The vertical bars represent how much rain fell in the Sahel Desert each year, with positive numbers for
wetter than average and negative numbers for dryer than average. What this graph shows is that the annual monsoon of Sub-Saharan Africa was turned off in the late 1960’s. (Go here to learn more…)
What else do we know about this region?
It is the part of the world that is famous for widespread malnutrition and hunger, after farming collapsed in the 1970’s and many people were forced to migrate into neighboring areas. This led to ethnic conflict — some of which evolved into extreme forms of violence.
The region of Africa that dried out is the famed “Sub-Saharan” region.
What most people don’t realize is that this shutdown of the Sahel Monsoon is the result of human-caused climate change. We created apocalyptic conditions for roughly 1 billion people — and we did this fifty years ago!
So when people dismiss global warming as “doomsday” they are doubly wrong. Firstly, they ridicule those who see how serious this situation is (using language of the absurd to dismiss it). And secondly, they presume the collapse-of-the-future won’t happen — when in reality it already did.
Just look at the image below. People are starving in the region of Africa where the monsoons shut down half a century ago. And here’s the thing: researchers who study the Earth have now pieced together how it happened. The guilty party in this case was
industrial nations of Western Europe in the 19th Century
. (Two research studies on this topic can be found
After the monsoons stopped, widespread human suffering ensued.
Factories were built in places like London and Berlin. These were the early days of the Industrial Revolution when factories were run primarily by burning coal. The coal released special kinds of sulphur dust (called aerosols) that is known for its cooling effects in the atmosphere.
It was only in the last decade that the research became conclusive. These cooling dust particles grew in number throughout the 1800’s and early 1900’s. This caused a series of subtle, indirect changes to things like the surface temperature of the Atlantic Ocean and the weather patterns over the African continent.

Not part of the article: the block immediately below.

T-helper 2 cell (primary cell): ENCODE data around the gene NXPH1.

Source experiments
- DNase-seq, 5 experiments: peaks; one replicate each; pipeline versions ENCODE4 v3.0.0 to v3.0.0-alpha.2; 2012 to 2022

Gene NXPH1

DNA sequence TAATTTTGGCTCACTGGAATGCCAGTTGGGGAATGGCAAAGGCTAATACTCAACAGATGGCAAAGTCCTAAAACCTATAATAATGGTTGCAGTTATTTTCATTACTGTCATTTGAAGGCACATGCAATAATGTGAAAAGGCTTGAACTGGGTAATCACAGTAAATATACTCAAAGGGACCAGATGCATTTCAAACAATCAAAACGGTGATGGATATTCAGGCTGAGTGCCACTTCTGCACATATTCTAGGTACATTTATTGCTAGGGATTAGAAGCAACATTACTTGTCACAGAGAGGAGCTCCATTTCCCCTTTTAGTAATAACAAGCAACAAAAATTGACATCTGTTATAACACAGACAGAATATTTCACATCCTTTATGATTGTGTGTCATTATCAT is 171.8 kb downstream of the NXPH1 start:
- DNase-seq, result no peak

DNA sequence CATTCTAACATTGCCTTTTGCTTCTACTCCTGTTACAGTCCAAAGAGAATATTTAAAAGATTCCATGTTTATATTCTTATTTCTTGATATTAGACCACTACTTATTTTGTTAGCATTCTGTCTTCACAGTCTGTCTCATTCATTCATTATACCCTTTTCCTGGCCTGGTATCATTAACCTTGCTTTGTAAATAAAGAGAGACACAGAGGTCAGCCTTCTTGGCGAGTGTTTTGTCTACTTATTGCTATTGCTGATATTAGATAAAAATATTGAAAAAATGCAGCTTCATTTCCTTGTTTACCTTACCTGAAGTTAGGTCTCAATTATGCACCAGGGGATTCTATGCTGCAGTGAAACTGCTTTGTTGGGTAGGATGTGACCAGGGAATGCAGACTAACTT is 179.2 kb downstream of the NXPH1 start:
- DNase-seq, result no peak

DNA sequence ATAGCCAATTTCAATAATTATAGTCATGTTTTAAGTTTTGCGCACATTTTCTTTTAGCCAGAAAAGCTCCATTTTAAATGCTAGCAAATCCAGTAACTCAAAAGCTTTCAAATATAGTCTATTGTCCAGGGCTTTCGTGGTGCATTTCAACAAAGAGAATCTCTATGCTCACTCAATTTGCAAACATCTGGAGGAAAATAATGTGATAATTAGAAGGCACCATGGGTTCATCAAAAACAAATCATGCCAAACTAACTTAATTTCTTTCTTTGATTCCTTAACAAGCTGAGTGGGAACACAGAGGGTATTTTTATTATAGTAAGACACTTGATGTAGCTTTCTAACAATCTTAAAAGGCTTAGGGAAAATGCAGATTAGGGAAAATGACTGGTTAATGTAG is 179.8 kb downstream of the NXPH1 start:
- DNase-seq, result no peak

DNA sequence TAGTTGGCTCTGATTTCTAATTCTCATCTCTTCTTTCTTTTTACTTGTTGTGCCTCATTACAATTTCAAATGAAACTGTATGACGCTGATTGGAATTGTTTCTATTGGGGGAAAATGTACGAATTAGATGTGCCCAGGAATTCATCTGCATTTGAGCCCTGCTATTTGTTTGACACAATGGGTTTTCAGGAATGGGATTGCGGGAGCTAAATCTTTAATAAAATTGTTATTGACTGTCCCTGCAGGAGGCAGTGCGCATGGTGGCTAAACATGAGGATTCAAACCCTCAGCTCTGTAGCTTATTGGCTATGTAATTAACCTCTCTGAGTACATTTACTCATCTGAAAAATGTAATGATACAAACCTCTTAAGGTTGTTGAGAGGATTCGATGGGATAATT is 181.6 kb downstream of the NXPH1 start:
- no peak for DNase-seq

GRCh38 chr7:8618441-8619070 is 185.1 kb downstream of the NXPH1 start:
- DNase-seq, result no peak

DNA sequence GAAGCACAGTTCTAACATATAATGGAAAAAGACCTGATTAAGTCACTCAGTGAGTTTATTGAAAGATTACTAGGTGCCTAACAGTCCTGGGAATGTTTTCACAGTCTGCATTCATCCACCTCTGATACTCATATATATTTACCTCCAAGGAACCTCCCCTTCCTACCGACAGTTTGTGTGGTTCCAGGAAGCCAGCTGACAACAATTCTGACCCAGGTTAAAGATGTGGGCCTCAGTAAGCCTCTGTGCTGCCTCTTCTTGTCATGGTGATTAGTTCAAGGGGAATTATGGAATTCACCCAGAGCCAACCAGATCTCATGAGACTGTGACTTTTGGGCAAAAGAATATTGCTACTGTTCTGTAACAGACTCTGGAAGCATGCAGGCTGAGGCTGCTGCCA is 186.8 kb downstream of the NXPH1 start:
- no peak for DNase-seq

Long story short, the factories of Western Europe caused the global climate system to change its behavior. The result being that a monsoon rain pattern in Africa was shut down. This caused farming to collapse, which led to mass migration and conflict as people became increasingly malnourished and starved. Or said another way: The doomsday of climate change ALREADY HAPPENED.
Why does this matter for us today? Because we are continuing to change the planet at an accelerating pace. The changes include loss of topsoils, acidification of the oceans, deforestation, extraction of minerals, and warming of the atmosphere. In some regions of the world — sub-Saharan Africa being one of them — globalization has already produced apocalyptic consequences. We blindly followed pathways of technological and economic development without knowing there would be repercussions in other parts of the world.
Everything is interconnected. The planet functions as a meshwork of interwoven systems and processes. What we do to one part of the Earth will have impacts elsewhere. There is no avoiding this fundamental scientific truth about how planets work, ours included.
Yet still there are politicians (and economists) who live in the delusional fantasies of their childhood. They behave as though humans are not part of the natural world. As if we can endlessly grow our economies, build more factories, consume more goods and services, and there will be no harms done.
These people are behaving like privileged children. They know not what their actions do. And they so far have managed to insulate themselves from harms that arise elsewhere so they don’t care if their hoarding behavior has consequences. But this is not going to be the case for much longer.
Onward, fellow humans.